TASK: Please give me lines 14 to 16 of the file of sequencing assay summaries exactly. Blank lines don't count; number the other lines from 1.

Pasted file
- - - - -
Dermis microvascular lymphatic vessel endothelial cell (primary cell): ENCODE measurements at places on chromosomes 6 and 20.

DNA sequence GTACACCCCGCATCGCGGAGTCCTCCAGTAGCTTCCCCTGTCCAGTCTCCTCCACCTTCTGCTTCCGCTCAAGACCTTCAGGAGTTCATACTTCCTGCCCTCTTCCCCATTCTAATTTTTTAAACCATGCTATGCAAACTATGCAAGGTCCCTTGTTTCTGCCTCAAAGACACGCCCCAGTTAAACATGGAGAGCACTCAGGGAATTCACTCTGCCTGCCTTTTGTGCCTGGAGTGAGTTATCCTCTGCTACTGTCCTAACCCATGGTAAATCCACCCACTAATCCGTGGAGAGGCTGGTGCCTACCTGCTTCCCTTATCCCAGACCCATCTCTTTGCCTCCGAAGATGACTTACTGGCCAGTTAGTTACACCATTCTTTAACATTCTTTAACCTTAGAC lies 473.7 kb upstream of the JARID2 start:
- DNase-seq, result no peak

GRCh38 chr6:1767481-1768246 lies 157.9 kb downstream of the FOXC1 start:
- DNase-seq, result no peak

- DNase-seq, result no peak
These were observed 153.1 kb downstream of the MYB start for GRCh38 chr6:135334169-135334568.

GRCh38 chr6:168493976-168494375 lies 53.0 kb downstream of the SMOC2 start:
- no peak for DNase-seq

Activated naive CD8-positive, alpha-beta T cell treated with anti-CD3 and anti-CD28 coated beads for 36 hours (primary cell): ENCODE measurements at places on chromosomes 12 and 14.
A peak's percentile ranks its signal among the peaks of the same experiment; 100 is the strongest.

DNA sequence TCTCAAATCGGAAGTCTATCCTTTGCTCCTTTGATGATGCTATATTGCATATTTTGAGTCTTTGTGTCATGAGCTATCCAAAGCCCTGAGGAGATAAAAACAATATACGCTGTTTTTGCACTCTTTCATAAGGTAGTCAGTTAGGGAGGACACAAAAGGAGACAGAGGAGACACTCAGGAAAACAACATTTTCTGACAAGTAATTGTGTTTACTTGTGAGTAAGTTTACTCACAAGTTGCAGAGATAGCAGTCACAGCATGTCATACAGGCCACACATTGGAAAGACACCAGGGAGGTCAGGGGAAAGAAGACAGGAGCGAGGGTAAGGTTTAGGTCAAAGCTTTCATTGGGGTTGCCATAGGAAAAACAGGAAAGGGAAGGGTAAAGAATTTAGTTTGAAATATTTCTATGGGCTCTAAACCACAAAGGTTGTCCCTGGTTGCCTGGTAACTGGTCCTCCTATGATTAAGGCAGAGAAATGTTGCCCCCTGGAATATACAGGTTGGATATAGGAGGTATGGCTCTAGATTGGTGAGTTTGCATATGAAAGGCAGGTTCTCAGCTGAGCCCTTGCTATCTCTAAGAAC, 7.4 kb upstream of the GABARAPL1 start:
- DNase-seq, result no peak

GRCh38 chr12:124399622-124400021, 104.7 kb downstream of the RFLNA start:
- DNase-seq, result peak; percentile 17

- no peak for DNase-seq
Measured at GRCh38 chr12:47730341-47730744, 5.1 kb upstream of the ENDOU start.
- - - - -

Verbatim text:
GRCh38 chr12:124399622-124400021, 104.7 kb downstream of the RFLNA start:
- DNase-seq, result peak; percentile 17

- no peak for DNase-seq